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Twilight Struggle» Forums » Strategy

Subject: Probability of success for realignments and coups rss

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Jerome Chan
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I just got the game a few days ago. I did a precursory search of the forums and didn't find any discussion on probabilities so I wrote a python script to generate them.

Coup probabilities.

Stability 1, Max gain 8 influence
Offset Success
1 83.3
2 100.0
3 100.0
4 100.0

Stability 2, Max gain 6 influence
Offset Success
1 50.0
2 66.6
3 83.3
4 100.0

Stability 3, Max gain 4 influence
Offset Success
1 16.6
2 33.3
3 50.0
4 66.6

Stability 4, Max gain 2 influence
Offset Success
1 0.0
2 0.0
3 16.6
4 33.3

Realignment Probabilities

Offset Success Max_Gain
0 41.6 5
1 58.3 6
2 72.2 7
3 83.3 8
4 91.6 9
5 97.2 10
6 100.0 11
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That's nice, but can you explain what the numbers actually mean? What's the "offset"? Is that the amount of influence held by the opponent, or the net modifier, or the value of the ops card?

And what about the mitigating factors for realignments such as control of adjacent countries, not to mention the factor of multiple consecutive attempts?
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I spent a few minutes looking over this earlier this morning, and it looks like the "offset" column is OPS value, and the percentage chance represents the odds of removing/adding at least one IP. For one thing, I don't need a computer program to tell me those odds. If I coup a 3-stability country with a 4OPs card, it is obvious that I have a 66% chance of "success," if success is defined as, "not a complete waste of OPs." However, if I'm couping the Soviets in Iraq in the early game, and they have a single IP, then I actually do have a 66% chance of success, as my goal is simply to remove an entry point in the MidEast. Which is just to say that "success" is entirely situational. OPs and Stability are only two factors. How many IPs are already present, and what the coup is meant to accomplish are the other, vastly more important factors.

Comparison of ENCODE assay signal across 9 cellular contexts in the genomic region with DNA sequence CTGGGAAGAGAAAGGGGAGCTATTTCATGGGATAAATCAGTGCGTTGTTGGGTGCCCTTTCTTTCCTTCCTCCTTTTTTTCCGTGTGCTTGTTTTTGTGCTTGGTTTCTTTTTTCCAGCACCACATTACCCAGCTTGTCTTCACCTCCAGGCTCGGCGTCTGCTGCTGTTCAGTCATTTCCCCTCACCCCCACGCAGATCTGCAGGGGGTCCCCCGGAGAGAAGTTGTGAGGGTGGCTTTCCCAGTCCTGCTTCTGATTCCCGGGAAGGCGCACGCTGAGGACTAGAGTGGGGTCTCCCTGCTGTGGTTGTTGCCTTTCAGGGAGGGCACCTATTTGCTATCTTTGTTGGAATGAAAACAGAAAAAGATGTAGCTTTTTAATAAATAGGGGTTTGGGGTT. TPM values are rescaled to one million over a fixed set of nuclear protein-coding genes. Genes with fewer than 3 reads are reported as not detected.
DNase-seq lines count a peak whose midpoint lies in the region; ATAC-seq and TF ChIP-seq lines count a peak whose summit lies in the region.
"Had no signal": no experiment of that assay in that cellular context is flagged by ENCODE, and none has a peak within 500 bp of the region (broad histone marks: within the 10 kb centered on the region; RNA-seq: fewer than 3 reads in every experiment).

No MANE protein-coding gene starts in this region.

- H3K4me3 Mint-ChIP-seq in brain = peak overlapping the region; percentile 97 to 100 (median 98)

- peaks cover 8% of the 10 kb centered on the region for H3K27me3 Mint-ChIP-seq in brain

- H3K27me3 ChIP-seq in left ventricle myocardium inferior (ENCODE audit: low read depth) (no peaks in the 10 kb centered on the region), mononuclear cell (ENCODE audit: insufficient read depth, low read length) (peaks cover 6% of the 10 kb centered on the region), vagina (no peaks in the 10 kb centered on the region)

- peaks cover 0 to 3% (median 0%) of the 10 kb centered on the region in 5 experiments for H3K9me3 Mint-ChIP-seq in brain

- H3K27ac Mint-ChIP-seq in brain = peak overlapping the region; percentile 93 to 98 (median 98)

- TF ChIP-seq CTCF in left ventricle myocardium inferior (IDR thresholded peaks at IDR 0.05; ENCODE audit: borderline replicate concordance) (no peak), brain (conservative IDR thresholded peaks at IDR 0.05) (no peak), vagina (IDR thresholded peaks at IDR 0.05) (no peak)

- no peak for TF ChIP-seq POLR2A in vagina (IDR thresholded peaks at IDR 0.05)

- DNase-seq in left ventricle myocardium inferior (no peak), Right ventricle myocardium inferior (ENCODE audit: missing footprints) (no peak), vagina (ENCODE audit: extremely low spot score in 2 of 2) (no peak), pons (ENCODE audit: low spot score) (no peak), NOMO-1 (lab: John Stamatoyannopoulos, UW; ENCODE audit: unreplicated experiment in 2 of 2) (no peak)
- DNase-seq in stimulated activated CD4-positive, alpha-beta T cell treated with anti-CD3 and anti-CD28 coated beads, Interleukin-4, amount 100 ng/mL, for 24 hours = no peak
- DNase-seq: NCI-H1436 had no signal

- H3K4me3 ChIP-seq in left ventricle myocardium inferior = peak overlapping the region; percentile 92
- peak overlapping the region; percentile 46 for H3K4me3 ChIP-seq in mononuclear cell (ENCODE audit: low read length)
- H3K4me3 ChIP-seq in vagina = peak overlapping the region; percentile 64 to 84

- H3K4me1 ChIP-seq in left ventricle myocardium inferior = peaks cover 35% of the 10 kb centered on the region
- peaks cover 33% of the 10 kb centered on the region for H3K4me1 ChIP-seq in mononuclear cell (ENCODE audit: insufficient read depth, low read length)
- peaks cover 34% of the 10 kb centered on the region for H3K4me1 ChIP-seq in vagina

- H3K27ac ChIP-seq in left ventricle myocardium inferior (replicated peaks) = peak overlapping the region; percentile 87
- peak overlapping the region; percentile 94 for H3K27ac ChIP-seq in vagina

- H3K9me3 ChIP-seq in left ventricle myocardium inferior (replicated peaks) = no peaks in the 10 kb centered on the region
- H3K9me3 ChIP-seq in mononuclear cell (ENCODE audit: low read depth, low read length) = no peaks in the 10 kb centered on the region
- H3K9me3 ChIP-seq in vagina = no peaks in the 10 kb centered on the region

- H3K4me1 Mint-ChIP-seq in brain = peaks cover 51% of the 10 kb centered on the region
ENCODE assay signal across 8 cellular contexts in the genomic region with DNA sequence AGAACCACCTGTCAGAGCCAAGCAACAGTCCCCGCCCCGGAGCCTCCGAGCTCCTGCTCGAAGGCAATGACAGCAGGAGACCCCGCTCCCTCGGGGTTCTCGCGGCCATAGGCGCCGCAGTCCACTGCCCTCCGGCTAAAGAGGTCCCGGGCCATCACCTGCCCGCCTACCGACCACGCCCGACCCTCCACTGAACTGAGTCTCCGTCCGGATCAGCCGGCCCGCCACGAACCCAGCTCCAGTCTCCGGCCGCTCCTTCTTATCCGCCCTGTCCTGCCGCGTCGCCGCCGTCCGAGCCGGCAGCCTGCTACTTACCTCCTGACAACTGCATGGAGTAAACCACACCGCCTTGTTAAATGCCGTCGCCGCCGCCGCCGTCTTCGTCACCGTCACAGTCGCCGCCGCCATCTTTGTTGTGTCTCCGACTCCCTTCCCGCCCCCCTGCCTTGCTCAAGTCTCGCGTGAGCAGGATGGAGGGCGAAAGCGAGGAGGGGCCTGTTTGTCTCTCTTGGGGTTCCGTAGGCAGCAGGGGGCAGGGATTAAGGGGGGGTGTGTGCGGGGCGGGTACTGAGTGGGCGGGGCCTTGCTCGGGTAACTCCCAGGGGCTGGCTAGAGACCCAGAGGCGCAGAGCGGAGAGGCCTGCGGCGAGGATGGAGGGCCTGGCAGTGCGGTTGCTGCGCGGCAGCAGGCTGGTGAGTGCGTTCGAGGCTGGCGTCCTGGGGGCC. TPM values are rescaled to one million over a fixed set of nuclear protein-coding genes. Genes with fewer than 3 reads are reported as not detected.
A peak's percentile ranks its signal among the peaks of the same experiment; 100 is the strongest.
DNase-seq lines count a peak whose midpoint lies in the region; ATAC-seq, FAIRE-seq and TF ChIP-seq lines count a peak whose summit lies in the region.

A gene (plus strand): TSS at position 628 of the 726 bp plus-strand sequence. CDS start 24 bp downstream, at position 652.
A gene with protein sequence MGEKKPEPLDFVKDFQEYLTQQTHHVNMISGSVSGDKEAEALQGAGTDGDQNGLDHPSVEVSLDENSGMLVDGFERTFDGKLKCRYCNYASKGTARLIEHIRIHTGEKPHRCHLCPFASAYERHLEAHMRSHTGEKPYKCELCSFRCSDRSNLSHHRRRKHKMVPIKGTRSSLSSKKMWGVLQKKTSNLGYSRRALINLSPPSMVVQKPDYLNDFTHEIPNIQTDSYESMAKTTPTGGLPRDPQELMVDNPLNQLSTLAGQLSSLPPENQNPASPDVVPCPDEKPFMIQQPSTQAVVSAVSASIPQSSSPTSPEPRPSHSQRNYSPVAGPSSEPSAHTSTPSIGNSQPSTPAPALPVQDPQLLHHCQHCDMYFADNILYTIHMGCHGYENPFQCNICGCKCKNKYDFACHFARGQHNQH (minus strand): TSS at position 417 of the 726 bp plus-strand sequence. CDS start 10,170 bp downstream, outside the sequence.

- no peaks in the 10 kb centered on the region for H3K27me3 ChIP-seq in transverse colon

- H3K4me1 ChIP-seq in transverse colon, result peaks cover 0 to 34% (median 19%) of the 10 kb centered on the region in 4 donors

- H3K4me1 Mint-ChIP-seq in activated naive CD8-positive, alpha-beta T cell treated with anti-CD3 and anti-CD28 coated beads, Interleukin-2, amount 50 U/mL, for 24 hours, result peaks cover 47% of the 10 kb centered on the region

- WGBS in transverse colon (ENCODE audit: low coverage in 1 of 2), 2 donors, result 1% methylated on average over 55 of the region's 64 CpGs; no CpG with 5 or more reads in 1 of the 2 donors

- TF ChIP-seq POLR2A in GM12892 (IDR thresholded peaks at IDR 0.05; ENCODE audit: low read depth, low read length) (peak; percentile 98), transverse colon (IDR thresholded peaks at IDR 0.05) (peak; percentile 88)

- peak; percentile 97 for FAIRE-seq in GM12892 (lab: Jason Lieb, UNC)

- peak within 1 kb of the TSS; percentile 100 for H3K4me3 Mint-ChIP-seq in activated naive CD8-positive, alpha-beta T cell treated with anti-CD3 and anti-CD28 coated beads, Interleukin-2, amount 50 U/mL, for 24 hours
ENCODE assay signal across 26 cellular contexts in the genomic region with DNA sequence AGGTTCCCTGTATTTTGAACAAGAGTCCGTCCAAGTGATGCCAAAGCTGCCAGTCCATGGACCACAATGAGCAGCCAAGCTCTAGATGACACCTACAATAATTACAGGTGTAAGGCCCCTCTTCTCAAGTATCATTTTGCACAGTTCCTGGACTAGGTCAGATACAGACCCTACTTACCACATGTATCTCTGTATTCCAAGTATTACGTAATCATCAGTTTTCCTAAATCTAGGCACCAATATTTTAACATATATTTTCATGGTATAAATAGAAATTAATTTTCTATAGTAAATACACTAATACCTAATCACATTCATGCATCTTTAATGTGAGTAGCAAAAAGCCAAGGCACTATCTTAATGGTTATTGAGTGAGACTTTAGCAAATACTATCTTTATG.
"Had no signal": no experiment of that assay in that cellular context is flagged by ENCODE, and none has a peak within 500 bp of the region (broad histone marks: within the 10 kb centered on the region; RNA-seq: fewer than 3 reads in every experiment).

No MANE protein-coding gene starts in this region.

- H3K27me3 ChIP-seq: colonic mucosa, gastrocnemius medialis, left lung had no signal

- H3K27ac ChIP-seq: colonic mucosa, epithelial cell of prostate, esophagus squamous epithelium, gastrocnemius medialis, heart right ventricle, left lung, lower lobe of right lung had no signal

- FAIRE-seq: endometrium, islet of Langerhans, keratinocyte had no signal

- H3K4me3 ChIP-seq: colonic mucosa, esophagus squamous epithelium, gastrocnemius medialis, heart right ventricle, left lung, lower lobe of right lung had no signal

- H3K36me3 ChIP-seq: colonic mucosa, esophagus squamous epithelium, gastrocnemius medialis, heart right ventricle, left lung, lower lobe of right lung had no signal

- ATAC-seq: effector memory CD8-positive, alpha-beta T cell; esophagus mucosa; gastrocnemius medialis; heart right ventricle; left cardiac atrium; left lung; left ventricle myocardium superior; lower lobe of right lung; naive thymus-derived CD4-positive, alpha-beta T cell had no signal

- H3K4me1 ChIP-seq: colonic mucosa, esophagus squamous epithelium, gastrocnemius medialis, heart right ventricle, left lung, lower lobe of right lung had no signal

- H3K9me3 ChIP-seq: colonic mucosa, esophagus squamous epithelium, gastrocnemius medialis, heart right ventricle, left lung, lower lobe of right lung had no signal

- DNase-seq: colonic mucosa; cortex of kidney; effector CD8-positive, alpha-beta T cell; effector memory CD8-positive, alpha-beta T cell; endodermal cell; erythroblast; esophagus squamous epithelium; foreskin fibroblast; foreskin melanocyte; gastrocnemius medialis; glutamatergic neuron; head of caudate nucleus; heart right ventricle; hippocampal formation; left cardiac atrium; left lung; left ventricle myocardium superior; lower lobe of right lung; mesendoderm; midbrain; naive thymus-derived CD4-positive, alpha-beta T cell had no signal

I do want to know what the numbers for realignments mean, as it's not immediately obvious (to me) what the chances of success are with a +X modifier. I can figure out for myself how those odds stack up over multiple rolls.
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Richard Sampson
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I think with the realignment it is:

offset - + modifiers for various things
success - chances of having a higher roll with modifiers applied
max_gain - maximum amount of influence you can remove, for example, with a +6 mod, you could 'roll' an 12 and your opponent a '1' so you would win by 11 and the opponent could lose 11 influence (heh) if they had it there.

This is very nice. If you want to make it a little more complete you should add 5 ops to coups since these are very possible (China card and at least 1 other). Also while it is perfectly simple to gain realign info for negative modifiers, it's probably worth while to include that information as well.
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Gordon Stewart
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ras2124 wrote:
for example, with a +6 mod, you could 'roll' an 12 and your opponent a '1'

At first blush I thought you were using two dice;
since a +6 realignment roll would be hard to achieve.
Good point though.

More useful would be adding columns for
chances of removing 2 or more and
chance of a "backfire" removing yours (if any).

ras2124 wrote:
This is very nice.

Whole-heartedly agree.
 
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Jerome Chan
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leroy43 wrote:
That's nice, but can you explain what the numbers actually mean? What's the "offset"? Is that the amount of influence held by the opponent, or the net modifier, or the value of the ops card?

And what about the mitigating factors for realignments such as control of adjacent countries, not to mention the factor of multiple consecutive attempts?


In coups, the offset is the value of the ops card you played for the coup. In realiangments, that's the value of the total modifiers for you. I will put in the negative offsets later.
 
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Riku Riekkinen
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There has been this thread before: http://www.boardgamegeek.com/thread/300743/realignment-rolls

I would like to see that one enlargened to have also your IPs 1-3 (= 4 times the table) and -1 modifier . Too lazy to do that myself
 
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